New queen Every Year = less swarm?

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I know some people get new queens every year, and this is to keep swarming down, what do you guys think is it really worth it? I could see how it could work if you have less than 5 hives, but more than that it would just get costly. I know their are some methods of switching up the frames as well.

Michael Bush:
>what do you guys think is it really worth it?

I have much better luck keeping the brood nest open and keeping the queens until they fail or they are superceded:

Queen longevity:
From "Better Queens" page 18:

    "In Indiana we had a queen we named Alice which lived to the ripe old age of eight years and two months and did excellent work in her seventh year. There can be no doubt about the authenticity of this statement. We sold her to John Chapel of Oakland City, Indiana, and she was the only queen in his yard with wings clipped. This, however is a rare exception. At the time I was experimenting with artificial combs with wooden cells in which the queen laid."--Jay Smith

I would point out that Jay says: "This, however is a rare exception."

I think three years has always been pretty typical of the useful life of a queen.

I don't replace my queens unless I have a health issue or have lost a queen with no replacement.

I know others who replace them every three years.


NWIN Beekeeper:
I think there is a significant point that gets forgotten with requeen yearly.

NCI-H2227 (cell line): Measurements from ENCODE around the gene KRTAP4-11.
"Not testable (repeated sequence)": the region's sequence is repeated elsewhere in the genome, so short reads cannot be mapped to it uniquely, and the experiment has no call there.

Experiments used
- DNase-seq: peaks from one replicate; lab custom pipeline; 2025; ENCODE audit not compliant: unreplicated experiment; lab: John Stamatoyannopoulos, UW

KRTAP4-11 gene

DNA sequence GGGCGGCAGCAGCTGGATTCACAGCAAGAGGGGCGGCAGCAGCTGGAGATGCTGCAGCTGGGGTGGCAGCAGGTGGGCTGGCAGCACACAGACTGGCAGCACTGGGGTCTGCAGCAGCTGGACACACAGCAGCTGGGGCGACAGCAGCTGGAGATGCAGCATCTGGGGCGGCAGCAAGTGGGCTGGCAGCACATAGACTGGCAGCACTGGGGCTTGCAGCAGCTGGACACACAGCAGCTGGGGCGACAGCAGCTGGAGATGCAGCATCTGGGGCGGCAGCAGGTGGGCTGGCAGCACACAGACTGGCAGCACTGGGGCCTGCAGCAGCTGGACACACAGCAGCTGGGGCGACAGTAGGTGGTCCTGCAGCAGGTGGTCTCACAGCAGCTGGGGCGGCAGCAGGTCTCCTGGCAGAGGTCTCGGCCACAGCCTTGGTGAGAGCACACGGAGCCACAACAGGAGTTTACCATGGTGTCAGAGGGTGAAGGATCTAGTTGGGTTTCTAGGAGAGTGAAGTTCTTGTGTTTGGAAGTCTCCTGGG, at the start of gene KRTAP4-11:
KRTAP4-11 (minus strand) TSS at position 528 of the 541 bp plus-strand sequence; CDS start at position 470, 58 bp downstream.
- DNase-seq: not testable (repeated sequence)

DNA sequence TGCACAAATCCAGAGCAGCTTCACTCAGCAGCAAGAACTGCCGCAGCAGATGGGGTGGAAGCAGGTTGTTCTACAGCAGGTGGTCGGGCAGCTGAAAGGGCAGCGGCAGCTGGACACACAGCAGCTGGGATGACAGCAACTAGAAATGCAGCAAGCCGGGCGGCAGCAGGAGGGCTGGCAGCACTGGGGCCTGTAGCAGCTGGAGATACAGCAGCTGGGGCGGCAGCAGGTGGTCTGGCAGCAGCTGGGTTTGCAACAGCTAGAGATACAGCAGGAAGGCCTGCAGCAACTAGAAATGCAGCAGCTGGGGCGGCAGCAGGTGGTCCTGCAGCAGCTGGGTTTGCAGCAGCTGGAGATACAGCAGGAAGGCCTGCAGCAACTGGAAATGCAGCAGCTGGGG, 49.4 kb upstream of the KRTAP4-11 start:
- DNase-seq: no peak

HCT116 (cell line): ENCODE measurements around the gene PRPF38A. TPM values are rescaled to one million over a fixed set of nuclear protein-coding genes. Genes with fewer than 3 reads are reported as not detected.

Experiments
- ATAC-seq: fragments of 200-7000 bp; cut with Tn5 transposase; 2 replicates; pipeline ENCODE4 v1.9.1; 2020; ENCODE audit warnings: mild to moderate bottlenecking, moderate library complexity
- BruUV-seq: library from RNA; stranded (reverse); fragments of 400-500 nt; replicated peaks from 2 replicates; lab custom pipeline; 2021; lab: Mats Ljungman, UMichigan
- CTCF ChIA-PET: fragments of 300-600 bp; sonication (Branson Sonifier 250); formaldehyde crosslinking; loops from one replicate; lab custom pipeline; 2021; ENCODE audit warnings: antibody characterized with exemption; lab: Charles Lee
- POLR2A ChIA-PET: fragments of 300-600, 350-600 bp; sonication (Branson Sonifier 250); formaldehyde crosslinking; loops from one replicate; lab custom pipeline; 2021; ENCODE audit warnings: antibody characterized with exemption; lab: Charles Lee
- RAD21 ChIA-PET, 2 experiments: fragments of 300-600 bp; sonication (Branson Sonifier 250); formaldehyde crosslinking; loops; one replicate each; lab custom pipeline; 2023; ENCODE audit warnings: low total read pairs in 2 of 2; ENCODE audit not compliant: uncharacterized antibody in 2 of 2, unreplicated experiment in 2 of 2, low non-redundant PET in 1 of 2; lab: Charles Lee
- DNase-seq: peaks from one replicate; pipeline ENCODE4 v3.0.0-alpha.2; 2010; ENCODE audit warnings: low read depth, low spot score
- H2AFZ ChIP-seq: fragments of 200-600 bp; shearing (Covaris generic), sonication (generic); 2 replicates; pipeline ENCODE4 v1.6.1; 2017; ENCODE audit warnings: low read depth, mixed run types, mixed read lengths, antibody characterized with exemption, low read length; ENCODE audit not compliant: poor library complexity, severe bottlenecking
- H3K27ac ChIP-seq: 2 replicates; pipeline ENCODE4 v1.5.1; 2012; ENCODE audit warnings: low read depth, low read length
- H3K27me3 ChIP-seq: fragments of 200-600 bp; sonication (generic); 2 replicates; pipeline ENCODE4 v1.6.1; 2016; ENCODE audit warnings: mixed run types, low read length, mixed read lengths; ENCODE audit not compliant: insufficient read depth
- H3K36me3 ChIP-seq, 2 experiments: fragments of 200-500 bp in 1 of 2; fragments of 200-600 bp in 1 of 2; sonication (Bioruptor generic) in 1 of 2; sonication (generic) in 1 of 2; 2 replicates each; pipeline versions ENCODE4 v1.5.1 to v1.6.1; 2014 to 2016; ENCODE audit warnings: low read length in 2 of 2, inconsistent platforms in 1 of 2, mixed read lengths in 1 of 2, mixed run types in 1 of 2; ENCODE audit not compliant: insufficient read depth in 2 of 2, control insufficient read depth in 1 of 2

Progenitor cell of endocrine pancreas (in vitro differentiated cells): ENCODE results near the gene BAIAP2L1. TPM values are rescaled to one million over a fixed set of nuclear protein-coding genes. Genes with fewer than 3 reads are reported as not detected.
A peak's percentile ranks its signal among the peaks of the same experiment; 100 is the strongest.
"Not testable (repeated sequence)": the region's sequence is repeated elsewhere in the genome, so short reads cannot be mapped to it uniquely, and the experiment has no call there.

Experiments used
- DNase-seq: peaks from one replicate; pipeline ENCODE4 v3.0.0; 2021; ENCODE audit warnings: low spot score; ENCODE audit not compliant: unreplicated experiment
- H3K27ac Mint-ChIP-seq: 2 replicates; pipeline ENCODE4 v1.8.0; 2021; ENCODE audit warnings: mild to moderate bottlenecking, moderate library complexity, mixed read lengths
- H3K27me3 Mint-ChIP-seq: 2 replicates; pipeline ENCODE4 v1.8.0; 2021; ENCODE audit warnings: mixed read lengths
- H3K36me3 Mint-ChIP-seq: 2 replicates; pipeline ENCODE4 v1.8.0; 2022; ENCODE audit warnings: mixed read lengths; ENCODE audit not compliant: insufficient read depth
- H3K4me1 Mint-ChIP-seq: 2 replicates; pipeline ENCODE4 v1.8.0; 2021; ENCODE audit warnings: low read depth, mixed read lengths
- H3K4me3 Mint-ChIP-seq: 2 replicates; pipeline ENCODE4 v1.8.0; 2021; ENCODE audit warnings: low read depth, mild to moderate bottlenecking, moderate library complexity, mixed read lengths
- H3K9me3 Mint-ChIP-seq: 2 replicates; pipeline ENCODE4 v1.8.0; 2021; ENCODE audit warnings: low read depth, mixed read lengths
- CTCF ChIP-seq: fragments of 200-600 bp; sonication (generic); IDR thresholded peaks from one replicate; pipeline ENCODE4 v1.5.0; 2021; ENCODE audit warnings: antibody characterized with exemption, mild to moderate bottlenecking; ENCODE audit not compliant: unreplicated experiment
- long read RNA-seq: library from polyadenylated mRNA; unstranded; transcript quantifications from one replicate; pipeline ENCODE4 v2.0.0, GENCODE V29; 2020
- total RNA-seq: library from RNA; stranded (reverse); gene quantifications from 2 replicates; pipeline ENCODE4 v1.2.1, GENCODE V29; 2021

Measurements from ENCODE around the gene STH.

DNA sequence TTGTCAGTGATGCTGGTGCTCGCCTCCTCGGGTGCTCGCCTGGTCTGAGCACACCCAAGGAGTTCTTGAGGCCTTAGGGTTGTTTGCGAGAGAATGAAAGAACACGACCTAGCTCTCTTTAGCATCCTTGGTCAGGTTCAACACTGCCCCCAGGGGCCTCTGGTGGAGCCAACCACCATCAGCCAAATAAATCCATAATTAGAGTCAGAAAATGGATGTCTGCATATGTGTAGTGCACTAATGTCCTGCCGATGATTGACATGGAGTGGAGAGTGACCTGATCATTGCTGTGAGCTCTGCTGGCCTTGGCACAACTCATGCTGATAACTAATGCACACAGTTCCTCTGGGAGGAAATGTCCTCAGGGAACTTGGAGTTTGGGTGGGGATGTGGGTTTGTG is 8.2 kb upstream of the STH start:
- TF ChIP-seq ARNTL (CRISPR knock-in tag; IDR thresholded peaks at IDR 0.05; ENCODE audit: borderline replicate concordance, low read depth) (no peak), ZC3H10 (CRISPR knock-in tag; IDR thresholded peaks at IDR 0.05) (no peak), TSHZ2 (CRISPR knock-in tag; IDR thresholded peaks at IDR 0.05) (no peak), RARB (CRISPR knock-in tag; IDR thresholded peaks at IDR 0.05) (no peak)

When a hive swarms it has a new establishment year.
The second year is a build up year.
The third year is a new swarm year again. 

If you are looking for a hive with good honey production, you are shooting yourself in the foot by replacing the queen before she enters the build up year (the time of hording nectar and thereby producing honey).

I maybe wrong, but this is the natural cycle that I observe.


I have renewed queens every year 80-90%.
One year old queen is a good layer. When queen has second yield summer, it's ability to lay goes dow. Even good queens become ordinary. Sometimes not.

Changing queens every year do not prevent swarming but makes less swarming. 

New queens are allways surprise every year what they are.

I have found that if good queen does not swarm in first summer, it does often in second summer.

establishment year, build up year, a new swarm year   - I cannot se this in bee nursing. I put swarm it that condition direct after swarming that hive collect normally yield and continues like other hives.

It is quite sure that if you have swarmed queen in hive, you will get one or two swarms next year.

If swarm is small, it is not capable to swarm next year. Poor pastures make that many beekeepers never get swarms. When they have feeded with pollen patty hives, hives become stronger and start to swarm.

Big hives swarm first - that is difficult to accept.



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